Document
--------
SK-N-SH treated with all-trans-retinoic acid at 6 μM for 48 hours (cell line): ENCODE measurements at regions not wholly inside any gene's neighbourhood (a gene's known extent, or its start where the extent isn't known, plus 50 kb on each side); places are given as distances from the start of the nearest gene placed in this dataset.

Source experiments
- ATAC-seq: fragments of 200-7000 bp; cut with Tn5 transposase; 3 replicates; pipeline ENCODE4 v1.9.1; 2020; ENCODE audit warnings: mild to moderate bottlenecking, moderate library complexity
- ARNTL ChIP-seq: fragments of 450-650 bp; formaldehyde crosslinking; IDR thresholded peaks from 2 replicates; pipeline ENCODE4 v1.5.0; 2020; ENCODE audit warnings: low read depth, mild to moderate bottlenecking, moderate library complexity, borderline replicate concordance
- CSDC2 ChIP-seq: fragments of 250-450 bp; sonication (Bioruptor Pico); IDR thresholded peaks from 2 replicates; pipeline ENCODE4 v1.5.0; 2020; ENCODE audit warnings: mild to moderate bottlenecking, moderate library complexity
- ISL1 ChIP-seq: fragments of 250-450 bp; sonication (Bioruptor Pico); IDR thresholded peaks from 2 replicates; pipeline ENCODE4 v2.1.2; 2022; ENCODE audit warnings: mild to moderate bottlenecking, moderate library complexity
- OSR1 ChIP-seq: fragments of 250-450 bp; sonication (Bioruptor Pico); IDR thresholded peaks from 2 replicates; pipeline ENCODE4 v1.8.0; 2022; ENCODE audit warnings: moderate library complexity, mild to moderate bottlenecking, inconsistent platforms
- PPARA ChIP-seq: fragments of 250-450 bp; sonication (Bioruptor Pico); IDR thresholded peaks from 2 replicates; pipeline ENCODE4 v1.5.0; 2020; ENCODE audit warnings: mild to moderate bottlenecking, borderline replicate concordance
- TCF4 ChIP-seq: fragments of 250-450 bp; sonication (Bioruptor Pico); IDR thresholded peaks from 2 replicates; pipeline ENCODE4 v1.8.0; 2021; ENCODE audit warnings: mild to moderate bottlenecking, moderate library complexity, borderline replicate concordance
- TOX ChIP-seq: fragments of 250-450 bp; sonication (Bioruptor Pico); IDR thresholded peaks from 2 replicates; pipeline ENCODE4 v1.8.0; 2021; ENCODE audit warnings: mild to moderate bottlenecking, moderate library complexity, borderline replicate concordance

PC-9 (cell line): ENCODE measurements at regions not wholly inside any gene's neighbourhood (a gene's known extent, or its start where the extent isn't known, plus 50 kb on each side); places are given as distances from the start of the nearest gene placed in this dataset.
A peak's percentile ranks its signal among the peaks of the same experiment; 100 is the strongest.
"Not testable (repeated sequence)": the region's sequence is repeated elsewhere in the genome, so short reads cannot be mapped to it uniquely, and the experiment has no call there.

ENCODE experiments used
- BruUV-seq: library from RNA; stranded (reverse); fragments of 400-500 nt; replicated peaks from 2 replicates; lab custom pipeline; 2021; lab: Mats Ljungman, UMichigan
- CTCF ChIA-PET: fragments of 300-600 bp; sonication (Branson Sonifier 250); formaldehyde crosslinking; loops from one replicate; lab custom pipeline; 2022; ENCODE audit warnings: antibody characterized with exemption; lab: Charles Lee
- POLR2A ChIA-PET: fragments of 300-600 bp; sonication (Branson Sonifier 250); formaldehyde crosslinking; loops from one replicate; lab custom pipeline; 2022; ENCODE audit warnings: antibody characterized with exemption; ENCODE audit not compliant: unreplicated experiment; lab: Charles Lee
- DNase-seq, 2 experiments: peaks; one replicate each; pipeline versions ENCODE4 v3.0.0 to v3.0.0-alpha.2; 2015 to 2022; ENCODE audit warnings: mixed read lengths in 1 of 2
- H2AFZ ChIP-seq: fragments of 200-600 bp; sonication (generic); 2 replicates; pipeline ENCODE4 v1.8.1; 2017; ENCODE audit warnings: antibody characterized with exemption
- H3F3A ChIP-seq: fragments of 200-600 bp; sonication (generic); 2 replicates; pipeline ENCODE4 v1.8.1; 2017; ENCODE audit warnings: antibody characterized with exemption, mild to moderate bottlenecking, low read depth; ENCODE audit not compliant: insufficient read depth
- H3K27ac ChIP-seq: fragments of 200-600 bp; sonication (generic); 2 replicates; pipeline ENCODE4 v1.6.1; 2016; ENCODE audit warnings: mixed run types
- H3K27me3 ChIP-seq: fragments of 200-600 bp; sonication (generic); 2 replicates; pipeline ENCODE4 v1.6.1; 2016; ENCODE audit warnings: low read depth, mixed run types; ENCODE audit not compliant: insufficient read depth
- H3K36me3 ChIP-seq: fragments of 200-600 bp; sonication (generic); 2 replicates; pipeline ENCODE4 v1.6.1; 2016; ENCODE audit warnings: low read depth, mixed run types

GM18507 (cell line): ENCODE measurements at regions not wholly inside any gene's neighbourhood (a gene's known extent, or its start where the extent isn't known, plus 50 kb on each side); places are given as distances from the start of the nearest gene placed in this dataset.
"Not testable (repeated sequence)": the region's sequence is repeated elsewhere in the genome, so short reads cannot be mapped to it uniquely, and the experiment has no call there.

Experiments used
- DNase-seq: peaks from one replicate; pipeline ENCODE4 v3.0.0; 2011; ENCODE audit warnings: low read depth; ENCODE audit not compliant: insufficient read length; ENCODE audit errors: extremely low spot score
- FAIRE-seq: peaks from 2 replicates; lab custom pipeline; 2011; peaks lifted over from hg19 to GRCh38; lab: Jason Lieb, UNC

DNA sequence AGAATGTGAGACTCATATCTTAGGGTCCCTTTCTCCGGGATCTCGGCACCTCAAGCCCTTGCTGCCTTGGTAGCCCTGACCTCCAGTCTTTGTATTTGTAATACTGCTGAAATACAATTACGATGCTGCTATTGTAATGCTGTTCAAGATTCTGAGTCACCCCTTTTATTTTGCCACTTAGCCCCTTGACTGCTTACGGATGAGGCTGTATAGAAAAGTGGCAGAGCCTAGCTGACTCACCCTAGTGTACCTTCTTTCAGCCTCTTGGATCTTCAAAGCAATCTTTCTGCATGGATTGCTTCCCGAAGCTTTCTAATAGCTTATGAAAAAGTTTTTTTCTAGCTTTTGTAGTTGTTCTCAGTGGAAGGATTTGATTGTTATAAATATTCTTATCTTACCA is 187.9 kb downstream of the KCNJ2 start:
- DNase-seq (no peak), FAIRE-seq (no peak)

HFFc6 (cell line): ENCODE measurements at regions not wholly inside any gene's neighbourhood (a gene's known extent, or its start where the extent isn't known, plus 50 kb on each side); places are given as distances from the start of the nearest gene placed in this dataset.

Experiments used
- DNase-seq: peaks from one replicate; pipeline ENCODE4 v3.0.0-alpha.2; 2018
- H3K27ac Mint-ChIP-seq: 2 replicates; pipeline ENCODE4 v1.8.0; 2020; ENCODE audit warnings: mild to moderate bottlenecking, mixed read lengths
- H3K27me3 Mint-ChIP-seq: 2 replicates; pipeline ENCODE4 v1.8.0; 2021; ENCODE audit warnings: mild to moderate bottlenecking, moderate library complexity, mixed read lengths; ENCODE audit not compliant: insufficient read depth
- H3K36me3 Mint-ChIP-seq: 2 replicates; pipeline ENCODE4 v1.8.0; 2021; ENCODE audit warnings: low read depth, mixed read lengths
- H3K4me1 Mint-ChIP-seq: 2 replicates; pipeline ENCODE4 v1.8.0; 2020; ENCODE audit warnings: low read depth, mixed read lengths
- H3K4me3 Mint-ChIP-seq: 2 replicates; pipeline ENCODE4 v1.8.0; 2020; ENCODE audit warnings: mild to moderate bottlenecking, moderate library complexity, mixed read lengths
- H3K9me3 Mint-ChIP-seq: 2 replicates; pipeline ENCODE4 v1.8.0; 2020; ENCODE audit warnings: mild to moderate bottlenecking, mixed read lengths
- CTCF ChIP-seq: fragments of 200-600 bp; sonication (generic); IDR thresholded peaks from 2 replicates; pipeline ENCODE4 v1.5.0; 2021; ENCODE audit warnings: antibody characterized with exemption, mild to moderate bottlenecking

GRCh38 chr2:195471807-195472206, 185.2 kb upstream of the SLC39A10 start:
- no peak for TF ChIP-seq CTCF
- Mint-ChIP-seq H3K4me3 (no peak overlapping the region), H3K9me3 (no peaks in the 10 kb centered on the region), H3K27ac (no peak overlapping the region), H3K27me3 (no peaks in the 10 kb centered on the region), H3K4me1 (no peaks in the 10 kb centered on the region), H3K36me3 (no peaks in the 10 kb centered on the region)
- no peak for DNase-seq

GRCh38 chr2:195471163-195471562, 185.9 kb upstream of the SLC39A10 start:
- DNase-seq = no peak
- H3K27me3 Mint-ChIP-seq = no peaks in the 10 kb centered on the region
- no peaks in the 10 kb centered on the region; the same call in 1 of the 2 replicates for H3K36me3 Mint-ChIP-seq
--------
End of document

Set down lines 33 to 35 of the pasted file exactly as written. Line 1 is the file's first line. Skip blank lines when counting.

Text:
- DNase-seq: peaks from one replicate; pipeline ENCODE4 v3.0.0-alpha.2; 2018
- H3K27ac Mint-ChIP-seq: 2 replicates; pipeline ENCODE4 v1.8.0; 2020; ENCODE audit warnings: mild to moderate bottlenecking, mixed read lengths
- H3K27me3 Mint-ChIP-seq: 2 replicates; pipeline ENCODE4 v1.8.0; 2021; ENCODE audit warnings: mild to moderate bottlenecking, moderate library complexity, mixed read lengths; ENCODE audit not compliant: insufficient read depth